potw0830 — Picture of the Week
The Carina Nebula
11 November 2008: The Carina Nebula is a large bright nebula that surrounds several clusters of stars. It contains two of the most massive and luminous stars in our Milky Way galaxy, Eta Carinae and HD 93129A. Located 7500 light years away, the nebula itself spans some 260 light years across, about 7 times the size of the Orion Nebula, and is shown in all its glory in this mosaic. It is based on images collected with the 1.5-m Danish telescope at ESO's La Silla Observatory. Being brighter than one million Suns, Eta Carinae (the brightest star in this image) is the most luminous star known in the Galaxy, and has most likely a mass over 100 times that of the Sun. It is the closest example of a luminous blue variable, the last phase in the life of a very massive star before it explodes in a fiery supernova. Eta Carinae is ...
potw0829 — Picture of the Week
Gone with the Wind
4 November 2008: M1-67 is the youngest wind-nebula around a Wolf-Rayet star, called WR124, in our Galaxy. These Wolf-Rayet stars start their lives with dozens of times the mass of our Sun, but loose most of it through a powerful wind, which is ultimately responsible for the formation of the nebula. Ten years ago, Hubble Space Telescope observations revealed a wealth of small knots and substructures inside the nebula. The same team, led by Cédric Foellmi (ESO), has now used ESO's Very Large Telescope (VLT) to watch how these structures have evolved and what they can teach us about stellar winds, their chemistry, and how they mix with the surrounding interstellar medium, before the star will eventually blow everything away in a fiery supernova explosion. The image is based on FORS1 data obtained by the Paranal Science team with the VLT through 2 wide (B and V) and 3 narrow-band filters.
potw0827 — Picture of the Week
Milky Way above Paranal
30 September 2008: A night of work for the Paranal Observatory, in the Chilean Atacama Desert. This picture, taken on 20 September, shows the incredible beauty of the night sky above the most advanced telescope in the world, ESO's Very Large Telescope. The Milky Way is clearly seen in this superb image. 
potw0826 — Picture of the Week
Magnificent Spiral Galaxy NGC 7424
22 September 2008: Composite colour-coded image of another magnificent spiral galaxy, NGC 7424, at a distance of 40 million light-years. It is based on images obtained with the multi-mode VIMOS instrument on the ESO Very Large Telescope (VLT) in three different wavelength bands. The image covers 6.5 x 7.2 square arcminutes on the sky. North is up and East is to the right. Read more about this superb object in the ESO Press Release eso0436.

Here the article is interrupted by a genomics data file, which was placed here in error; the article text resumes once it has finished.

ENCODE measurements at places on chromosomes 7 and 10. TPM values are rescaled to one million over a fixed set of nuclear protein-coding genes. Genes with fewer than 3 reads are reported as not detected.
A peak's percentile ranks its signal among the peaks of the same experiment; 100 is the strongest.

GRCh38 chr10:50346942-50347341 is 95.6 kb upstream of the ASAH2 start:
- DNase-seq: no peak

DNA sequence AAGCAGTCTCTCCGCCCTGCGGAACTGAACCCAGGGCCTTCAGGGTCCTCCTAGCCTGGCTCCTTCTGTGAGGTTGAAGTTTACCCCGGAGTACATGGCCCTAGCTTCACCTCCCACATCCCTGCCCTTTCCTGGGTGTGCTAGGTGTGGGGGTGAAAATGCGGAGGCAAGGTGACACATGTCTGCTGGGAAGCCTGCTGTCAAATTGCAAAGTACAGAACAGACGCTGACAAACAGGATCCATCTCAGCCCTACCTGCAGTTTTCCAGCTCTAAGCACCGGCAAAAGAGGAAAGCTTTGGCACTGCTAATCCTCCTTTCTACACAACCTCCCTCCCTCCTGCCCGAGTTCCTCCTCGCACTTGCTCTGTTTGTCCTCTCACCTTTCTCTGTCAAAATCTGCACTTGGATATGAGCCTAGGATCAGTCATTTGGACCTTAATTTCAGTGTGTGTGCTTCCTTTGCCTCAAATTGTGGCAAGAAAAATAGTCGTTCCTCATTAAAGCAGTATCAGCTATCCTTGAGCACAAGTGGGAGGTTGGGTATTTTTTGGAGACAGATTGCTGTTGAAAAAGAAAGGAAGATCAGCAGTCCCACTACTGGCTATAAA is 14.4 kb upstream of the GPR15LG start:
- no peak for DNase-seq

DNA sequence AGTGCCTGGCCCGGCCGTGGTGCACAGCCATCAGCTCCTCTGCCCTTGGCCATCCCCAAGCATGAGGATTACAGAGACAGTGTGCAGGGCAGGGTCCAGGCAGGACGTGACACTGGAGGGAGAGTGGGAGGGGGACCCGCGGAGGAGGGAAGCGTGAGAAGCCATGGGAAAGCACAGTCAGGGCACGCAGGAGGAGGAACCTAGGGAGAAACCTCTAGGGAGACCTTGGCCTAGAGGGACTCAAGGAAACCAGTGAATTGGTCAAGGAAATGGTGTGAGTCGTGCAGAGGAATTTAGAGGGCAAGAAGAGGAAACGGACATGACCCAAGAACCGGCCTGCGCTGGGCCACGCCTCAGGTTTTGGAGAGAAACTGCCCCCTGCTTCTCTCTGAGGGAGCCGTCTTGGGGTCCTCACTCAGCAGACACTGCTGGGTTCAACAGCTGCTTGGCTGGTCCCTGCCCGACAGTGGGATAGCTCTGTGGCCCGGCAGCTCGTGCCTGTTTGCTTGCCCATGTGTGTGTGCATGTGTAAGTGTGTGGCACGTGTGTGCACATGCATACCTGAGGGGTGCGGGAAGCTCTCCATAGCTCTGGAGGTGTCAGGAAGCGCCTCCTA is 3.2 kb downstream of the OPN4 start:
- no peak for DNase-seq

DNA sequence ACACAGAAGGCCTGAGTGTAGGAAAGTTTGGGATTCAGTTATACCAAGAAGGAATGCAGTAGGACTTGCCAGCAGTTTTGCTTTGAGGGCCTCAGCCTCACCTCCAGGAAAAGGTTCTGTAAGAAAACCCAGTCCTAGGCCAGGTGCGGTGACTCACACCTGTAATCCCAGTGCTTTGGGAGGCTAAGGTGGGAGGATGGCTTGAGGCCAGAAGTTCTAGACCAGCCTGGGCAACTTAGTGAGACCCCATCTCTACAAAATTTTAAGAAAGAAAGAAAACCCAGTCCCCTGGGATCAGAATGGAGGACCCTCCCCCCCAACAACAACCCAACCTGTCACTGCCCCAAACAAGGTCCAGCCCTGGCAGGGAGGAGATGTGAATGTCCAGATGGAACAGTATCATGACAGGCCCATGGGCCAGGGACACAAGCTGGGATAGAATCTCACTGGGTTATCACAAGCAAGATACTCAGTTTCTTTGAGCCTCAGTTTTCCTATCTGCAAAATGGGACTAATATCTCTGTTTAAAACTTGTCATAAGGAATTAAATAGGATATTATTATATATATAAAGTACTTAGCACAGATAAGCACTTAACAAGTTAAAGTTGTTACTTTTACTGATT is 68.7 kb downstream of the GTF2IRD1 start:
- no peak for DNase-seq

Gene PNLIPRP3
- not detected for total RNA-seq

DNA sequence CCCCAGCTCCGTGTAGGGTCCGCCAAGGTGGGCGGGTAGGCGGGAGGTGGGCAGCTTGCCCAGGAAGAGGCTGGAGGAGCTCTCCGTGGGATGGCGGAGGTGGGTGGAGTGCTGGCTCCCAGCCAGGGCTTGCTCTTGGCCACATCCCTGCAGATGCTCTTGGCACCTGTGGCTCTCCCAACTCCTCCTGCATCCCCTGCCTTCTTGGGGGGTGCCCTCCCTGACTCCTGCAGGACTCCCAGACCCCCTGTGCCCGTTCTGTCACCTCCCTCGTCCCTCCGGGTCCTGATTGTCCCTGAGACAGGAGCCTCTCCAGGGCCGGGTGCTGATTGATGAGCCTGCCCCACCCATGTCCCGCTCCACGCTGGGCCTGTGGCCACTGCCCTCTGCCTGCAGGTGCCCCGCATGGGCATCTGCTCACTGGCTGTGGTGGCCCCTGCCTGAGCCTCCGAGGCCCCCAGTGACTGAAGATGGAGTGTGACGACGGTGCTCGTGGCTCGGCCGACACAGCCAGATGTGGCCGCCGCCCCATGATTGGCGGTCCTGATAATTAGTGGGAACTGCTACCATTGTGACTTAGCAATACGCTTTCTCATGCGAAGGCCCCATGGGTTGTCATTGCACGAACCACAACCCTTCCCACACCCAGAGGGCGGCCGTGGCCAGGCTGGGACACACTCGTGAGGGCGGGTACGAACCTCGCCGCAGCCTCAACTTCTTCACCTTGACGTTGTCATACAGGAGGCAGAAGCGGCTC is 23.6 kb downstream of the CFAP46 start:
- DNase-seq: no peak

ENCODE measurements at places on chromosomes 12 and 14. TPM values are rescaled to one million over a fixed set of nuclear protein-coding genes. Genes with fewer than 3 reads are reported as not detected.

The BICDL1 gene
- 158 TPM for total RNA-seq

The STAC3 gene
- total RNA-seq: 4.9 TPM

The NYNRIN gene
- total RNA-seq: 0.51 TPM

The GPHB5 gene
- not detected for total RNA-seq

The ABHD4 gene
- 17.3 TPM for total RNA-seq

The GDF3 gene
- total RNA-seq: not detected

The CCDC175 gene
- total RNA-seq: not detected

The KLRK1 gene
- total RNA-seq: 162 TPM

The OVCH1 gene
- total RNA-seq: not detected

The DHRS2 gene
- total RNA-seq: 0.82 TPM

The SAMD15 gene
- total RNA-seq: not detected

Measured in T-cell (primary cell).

potw0824 — Picture of the Week
The Globular Cluster NGC 3201
21 August 2008: Colour-composite image of the globular cluster NGC 3201, obtained with the WFI instrument on the ESO/MPG 2.2-m telescope at La Silla. Globular clusters are large aggregates of stars, that can contain up to millions of stars. They are among the oldest objects observed in the Universe and were presumably formed at about the same time as the Milky Way Galaxy, in the early phase after the Big Bang. This particular globular cluster is located about 16 000 light-years away towards the Southern Vela constellation. The data were obtained as part of the ESO Imaging Survey (EIS), a public survey being carried out by ESO and member states, in preparation for the VLT First Light. The original image and astronomical data can be retrieved from the EIS Pre-Flames Survey Data Release pages, where many other nice images are also available. 
potw0823 — Picture of the Week
The centre of the Milky Way
14 August 2008: The centre of our Milky Way galaxy is located in the southern constellation Sagittarius (The Archer) and is "only" 26,000 light-years away. On high-resolution images, it is possible to discern thousands of individual stars within the central, one light-year wide region. Using the motions of these stars to probe the gravitational field, observations over the last decade have shown that a mass of about 3 million times that of the Sun is concentrated within a radius of only 10 light-days of the compact radio and X-ray source SgrA* (Sagittarius A) at the centre of the star cluster. This means that SgrA* is the most likely counterpart of the black hole believed to exist at the centre of our Galaxy. This image was obtained in mid-2002 with the NACO instrument at the 8.2-m VLT Yepun telescope. It combines frames in three infrared wavebands between 1.6 and 3.5 µm. The compact objects are ...
potw0822 — Picture of the Week
Paranal in Atacama desert
7 August 2008: Paranal, the site of the VLT, was chosen for its unique characteristics: extreme dryness, very low cloud coverage, high altitude, and distant from any source of pollution. This wide-angle shot of the Atacama desert around Paranal, which shows the VLT and, in foreground, VISTA, summarizes it all. Photo taken in November 2007.
potw0821 — Picture of the Week
VLT Video Compilation 2008
30 July 2008: The "Very Large Telescope Video Collection 2008" features High Definition video material which was obtained in June 2008. For the first time, ESO distributes HD-footage of the world's most advanced ground-based observing facility and provides free access to video sequences of outstanding technical quality and beauty. The material has been edited especially for broadcast use, without commentary or music.